Cornering the Market
The subject of race is a tired one for Giants cornerback Jason Sehorn, the only white starting cornerback in the league. "I wear sleeves and gloves and high socks anyway," he says, "so no one can really tell what color I am. I realize that of the 60 starting corners in the NFL, 59 are black. A white corner's a novel thing, but I just want to be recognized for playing."
Sehorn is getting plenty of recognition these days because he's competing on a level with the game's best corners. His performance in a Nov. 16 win over the Cardinals—10 tackles, one interception, one-half sack, four passes deflected, one forced fumble, one fumble recovery and one stoning of fullback Larry Centers for a four-yard loss on a run blitz—was a memorable one.
What makes the 210-pound Sehorn special is his 4.4 speed in the 40 and the fact that he hits like a strong safety. A 1994 second-round pick out of Southern Cat, Sehorn should compete with NFL interceptions co-leader Ryan McNeil of the Rams for a reserve spot on the NFC's Pro Bowl squad behind Deion Sanders and Aeneas Williams.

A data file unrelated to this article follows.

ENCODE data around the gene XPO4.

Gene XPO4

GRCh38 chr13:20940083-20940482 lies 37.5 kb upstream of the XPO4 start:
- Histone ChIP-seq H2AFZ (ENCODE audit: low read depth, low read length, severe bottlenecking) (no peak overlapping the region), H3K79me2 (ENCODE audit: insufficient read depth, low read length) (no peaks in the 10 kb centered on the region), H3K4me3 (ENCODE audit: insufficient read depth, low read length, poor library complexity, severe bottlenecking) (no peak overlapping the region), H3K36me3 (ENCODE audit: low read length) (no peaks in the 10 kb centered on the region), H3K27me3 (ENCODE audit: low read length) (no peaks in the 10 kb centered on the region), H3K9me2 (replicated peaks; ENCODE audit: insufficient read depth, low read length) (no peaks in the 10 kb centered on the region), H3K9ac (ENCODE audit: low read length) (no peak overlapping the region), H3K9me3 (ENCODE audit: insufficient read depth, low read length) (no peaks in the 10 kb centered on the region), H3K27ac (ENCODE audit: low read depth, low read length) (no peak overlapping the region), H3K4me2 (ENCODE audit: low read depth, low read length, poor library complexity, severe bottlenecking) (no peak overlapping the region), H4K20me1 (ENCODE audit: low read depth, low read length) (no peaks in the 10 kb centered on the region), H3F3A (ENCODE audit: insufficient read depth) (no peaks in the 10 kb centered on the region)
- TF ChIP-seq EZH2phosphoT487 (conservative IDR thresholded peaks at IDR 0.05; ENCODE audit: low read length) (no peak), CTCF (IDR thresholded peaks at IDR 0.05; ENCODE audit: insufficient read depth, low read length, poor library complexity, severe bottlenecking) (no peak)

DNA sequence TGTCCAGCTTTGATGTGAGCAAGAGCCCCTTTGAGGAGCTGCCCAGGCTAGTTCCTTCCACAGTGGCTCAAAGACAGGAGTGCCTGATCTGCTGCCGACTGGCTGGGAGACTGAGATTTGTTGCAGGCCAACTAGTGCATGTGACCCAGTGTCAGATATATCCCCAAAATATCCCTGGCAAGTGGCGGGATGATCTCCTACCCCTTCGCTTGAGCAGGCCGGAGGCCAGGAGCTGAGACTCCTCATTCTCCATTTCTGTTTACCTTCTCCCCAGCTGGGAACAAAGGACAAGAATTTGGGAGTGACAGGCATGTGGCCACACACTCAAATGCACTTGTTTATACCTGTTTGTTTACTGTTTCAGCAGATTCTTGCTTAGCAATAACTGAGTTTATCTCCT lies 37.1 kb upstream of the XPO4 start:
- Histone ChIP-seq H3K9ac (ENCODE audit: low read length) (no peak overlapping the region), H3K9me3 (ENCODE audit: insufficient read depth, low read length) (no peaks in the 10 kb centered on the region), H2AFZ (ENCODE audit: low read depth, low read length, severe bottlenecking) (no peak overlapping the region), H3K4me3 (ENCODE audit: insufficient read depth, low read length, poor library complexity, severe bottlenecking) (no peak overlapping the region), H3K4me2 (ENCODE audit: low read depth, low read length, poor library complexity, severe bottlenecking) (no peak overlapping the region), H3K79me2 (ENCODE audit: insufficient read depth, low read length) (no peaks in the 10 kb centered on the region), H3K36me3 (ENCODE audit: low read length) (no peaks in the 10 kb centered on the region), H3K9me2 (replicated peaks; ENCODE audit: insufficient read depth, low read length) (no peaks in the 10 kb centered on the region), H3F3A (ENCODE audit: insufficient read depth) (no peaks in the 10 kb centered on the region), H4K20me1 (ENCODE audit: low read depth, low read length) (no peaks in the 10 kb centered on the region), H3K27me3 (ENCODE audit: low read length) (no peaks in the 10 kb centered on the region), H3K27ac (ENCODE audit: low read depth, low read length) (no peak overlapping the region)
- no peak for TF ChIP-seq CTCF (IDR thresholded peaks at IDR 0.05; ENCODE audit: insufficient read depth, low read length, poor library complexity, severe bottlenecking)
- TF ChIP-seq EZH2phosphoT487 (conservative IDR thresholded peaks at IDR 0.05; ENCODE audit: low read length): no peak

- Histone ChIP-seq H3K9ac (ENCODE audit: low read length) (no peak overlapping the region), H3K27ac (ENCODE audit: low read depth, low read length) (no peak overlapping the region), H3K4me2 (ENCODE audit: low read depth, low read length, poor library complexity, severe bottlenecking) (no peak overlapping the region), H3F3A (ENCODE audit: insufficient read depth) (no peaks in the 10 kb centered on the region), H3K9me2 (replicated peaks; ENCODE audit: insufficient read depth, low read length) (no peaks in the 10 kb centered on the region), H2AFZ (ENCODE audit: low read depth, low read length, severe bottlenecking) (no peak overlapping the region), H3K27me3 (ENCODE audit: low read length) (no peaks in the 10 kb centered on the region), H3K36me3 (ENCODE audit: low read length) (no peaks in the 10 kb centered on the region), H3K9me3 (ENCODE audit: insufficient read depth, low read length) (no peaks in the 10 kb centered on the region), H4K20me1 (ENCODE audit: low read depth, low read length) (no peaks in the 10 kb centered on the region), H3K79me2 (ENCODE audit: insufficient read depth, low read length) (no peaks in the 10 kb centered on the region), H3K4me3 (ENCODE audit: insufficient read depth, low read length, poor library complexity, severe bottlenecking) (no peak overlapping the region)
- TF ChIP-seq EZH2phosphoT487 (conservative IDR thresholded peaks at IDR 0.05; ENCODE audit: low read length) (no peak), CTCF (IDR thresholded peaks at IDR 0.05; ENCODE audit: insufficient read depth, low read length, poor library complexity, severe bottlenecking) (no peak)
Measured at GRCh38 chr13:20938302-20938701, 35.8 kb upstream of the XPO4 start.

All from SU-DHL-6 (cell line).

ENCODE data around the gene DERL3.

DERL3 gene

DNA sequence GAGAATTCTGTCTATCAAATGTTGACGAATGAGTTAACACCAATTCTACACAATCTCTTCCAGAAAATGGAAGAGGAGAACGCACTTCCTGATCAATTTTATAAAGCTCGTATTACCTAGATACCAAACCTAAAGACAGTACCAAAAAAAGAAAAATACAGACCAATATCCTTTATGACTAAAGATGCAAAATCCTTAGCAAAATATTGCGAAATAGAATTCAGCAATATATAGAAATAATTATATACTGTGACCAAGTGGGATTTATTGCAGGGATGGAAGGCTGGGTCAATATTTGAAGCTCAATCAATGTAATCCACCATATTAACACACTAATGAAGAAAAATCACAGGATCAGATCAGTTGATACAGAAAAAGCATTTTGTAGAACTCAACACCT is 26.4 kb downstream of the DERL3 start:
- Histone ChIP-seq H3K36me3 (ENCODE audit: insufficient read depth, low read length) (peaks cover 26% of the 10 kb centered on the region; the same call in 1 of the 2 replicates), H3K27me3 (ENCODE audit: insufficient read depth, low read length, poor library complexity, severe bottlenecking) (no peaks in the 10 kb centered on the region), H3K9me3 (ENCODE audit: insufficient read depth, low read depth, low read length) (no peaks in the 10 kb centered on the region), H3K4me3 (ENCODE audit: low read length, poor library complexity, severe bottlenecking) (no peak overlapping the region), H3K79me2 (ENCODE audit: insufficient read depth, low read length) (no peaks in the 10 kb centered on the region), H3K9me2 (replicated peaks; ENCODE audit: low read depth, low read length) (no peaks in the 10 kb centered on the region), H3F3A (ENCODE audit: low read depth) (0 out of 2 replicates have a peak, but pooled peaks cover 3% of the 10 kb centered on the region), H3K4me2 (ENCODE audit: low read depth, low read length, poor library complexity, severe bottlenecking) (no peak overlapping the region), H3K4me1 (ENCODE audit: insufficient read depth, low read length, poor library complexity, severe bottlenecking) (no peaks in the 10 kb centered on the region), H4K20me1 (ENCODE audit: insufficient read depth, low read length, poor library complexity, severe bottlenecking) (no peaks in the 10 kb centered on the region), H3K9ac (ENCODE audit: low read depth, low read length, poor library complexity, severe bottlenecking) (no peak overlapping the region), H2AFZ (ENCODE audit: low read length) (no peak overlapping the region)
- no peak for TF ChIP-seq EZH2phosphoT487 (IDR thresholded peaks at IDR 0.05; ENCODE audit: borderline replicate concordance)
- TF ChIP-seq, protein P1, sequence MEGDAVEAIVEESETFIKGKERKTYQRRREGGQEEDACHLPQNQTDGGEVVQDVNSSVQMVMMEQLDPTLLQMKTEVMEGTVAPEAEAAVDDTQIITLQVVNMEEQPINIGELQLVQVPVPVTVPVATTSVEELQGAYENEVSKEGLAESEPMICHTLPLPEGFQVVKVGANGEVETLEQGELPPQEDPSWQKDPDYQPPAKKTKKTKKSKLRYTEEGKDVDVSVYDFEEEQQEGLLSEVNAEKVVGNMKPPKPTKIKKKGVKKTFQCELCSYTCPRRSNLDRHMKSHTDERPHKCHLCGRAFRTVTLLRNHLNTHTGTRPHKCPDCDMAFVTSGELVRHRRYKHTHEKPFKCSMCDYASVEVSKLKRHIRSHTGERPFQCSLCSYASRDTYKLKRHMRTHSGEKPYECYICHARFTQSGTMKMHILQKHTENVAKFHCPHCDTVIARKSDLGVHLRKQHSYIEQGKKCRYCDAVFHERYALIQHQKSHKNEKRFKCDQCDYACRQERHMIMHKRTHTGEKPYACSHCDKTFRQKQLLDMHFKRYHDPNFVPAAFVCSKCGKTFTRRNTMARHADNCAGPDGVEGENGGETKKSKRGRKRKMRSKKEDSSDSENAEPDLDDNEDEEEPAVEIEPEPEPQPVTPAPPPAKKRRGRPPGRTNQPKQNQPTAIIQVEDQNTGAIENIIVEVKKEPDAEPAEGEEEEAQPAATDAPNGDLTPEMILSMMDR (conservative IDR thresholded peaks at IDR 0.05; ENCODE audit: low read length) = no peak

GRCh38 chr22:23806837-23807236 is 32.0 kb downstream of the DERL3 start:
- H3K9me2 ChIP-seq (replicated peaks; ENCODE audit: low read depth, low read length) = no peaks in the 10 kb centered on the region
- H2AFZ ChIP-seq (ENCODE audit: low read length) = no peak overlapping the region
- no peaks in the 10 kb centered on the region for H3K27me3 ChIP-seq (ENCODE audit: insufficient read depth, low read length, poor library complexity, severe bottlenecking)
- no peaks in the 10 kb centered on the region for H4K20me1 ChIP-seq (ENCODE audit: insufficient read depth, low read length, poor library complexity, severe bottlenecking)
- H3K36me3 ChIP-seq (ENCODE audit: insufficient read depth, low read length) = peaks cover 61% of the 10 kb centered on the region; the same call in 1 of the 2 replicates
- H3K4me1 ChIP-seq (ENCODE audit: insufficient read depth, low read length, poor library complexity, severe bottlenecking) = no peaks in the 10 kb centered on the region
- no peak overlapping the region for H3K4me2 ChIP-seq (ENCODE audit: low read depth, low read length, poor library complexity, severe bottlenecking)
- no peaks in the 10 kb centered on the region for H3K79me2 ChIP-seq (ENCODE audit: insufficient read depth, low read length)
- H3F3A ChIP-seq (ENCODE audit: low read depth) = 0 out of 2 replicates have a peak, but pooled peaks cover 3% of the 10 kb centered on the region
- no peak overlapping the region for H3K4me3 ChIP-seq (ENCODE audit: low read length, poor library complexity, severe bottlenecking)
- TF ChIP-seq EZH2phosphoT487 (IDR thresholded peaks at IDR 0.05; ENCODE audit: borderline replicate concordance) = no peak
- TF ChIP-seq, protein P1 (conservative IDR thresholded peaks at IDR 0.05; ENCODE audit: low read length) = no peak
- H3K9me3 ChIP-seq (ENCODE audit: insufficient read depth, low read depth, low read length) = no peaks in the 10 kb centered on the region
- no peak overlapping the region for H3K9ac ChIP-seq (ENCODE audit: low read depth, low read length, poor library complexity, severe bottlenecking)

How to Curb the Roughing
In the preseason and the first 12 weeks of the regular season, 26 fines were assessed for late hits on the quarterback; there were 19 all of last year. But the fines have been meager, typically $7,500, and no suspensions have been handed down. A plan hatched by New York Times columnist Dave Anderson is worth the NFL's consideration. Defenders would accumulate points—two for a hit that draws a fine, one for unnecessary roughness—and when a player's total reached five, he would be suspended for one game.
Naturally the defensive players hate the idea. "If you have four points, and you know you'll miss a game if you get another, it's going to affect your play," says Cardinals linebacker Eric Hill. "Say you had three guys on a team who had four points. All of a sudden, they're going to have to play a game walking on eggshells."
Adds former defensive end Sean Jones, who played 13 years with three teams before retiring after last season, "Football's too fast a game. In basketball you can sec Dennis Rodman kicking the photographer. In baseball you can see Roberto Alomar spitting at the ump. In football so many hits happen so fast it's not [always clear] if it's late."
The plan's not perfect, but the league's competition committee should consider some kind of proposal that would curtail the infractions. You think a $2 million-a-year pass rusher wouldn't pay more attention to the rules if he knew he might miss a week—and a $125,000 paycheck?
End of the Line for Humphries?